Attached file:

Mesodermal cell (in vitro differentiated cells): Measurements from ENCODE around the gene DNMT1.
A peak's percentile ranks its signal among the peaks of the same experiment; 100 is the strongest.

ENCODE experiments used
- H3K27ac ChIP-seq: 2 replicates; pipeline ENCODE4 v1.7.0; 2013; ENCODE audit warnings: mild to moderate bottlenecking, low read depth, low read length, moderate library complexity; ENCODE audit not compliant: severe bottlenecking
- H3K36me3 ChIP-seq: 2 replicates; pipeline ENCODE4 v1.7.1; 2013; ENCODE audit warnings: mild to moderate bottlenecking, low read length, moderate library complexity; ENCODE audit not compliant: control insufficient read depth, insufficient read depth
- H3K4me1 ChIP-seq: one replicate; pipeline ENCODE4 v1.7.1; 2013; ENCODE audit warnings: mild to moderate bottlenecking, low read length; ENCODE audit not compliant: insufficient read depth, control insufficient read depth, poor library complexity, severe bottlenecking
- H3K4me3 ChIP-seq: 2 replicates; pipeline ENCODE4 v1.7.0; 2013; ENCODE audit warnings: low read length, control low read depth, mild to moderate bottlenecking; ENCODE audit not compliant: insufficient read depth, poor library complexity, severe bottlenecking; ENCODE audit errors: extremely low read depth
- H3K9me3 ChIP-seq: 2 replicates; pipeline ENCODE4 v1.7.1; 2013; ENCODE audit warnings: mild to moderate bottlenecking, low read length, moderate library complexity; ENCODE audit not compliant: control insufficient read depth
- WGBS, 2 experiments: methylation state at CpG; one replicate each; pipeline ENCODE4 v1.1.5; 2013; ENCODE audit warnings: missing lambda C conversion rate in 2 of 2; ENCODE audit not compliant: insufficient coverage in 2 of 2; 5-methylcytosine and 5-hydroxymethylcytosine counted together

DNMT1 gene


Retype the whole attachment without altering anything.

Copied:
Mesodermal cell (in vitro differentiated cells): Measurements from ENCODE around the gene DNMT1.
A peak's percentile ranks its signal among the peaks of the same experiment; 100 is the strongest.

ENCODE experiments used
- H3K27ac ChIP-seq: 2 replicates; pipeline ENCODE4 v1.7.0; 2013; ENCODE audit warnings: mild to moderate bottlenecking, low read depth, low read length, moderate library complexity; ENCODE audit not compliant: severe bottlenecking
- H3K36me3 ChIP-seq: 2 replicates; pipeline ENCODE4 v1.7.1; 2013; ENCODE audit warnings: mild to moderate bottlenecking, low read length, moderate library complexity; ENCODE audit not compliant: control insufficient read depth, insufficient read depth
- H3K4me1 ChIP-seq: one replicate; pipeline ENCODE4 v1.7.1; 2013; ENCODE audit warnings: mild to moderate bottlenecking, low read length; ENCODE audit not compliant: insufficient read depth, control insufficient read depth, poor library complexity, severe bottlenecking
- H3K4me3 ChIP-seq: 2 replicates; pipeline ENCODE4 v1.7.0; 2013; ENCODE audit warnings: low read length, control low read depth, mild to moderate bottlenecking; ENCODE audit not compliant: insufficient read depth, poor library complexity, severe bottlenecking; ENCODE audit errors: extremely low read depth
- H3K9me3 ChIP-seq: 2 replicates; pipeline ENCODE4 v1.7.1; 2013; ENCODE audit warnings: mild to moderate bottlenecking, low read length, moderate library complexity; ENCODE audit not compliant: control insufficient read depth
- WGBS, 2 experiments: methylation state at CpG; one replicate each; pipeline ENCODE4 v1.1.5; 2013; ENCODE audit warnings: missing lambda C conversion rate in 2 of 2; ENCODE audit not compliant: insufficient coverage in 2 of 2; 5-methylcytosine and 5-hydroxymethylcytosine counted together

DNMT1 gene